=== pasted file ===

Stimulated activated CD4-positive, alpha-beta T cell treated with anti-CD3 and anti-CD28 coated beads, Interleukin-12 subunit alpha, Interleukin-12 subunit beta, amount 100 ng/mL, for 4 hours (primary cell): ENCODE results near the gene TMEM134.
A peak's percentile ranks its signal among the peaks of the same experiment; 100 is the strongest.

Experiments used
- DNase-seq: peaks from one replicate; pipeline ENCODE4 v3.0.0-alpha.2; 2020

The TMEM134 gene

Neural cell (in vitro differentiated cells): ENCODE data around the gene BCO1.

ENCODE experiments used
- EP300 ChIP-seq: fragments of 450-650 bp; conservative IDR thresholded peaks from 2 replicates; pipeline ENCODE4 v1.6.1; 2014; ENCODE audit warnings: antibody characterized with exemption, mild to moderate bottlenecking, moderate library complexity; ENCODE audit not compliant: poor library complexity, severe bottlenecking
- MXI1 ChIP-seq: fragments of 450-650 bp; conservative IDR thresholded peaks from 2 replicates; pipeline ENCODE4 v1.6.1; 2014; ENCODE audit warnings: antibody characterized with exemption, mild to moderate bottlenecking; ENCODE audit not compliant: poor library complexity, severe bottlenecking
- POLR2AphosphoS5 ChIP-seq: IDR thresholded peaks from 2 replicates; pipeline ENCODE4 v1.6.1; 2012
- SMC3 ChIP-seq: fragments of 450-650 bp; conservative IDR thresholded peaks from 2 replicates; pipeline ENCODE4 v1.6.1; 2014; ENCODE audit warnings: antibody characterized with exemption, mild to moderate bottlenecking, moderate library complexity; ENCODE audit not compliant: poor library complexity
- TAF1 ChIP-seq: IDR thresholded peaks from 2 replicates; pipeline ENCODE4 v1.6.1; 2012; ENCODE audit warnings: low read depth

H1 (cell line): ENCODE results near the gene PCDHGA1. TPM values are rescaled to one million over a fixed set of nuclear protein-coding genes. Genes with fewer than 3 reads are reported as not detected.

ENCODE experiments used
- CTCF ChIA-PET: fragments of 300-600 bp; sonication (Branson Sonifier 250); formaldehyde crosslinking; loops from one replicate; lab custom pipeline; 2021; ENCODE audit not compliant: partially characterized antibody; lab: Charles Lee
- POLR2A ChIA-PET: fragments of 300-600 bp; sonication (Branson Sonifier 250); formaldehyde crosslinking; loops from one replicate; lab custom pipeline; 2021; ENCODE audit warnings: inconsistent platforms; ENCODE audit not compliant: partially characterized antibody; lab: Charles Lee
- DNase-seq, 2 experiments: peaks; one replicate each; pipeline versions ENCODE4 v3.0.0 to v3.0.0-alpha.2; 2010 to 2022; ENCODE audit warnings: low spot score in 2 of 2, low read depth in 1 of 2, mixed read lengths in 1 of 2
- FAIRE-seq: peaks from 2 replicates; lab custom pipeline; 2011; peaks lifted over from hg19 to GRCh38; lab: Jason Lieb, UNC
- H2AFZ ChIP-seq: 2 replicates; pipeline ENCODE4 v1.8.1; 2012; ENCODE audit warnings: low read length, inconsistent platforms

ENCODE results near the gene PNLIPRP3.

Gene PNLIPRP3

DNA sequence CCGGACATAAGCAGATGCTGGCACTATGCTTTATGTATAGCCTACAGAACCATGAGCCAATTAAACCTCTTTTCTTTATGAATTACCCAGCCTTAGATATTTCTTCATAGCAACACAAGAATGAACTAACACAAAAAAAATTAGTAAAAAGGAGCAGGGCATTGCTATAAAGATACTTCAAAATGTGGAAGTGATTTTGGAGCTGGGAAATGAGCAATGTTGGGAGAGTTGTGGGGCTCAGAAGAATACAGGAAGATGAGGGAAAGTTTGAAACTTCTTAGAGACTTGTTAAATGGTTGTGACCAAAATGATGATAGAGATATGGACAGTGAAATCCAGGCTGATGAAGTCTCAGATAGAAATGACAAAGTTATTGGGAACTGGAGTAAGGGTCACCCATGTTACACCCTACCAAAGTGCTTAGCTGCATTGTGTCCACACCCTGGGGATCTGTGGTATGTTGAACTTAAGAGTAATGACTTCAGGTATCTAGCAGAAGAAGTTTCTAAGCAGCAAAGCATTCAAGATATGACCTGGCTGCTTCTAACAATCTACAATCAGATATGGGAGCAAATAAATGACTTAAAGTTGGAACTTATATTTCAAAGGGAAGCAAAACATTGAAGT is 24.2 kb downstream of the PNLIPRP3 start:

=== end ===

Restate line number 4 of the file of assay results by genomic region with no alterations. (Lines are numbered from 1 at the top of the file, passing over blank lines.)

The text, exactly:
- DNase-seq: peaks from one replicate; pipeline ENCODE4 v3.0.0-alpha.2; 2020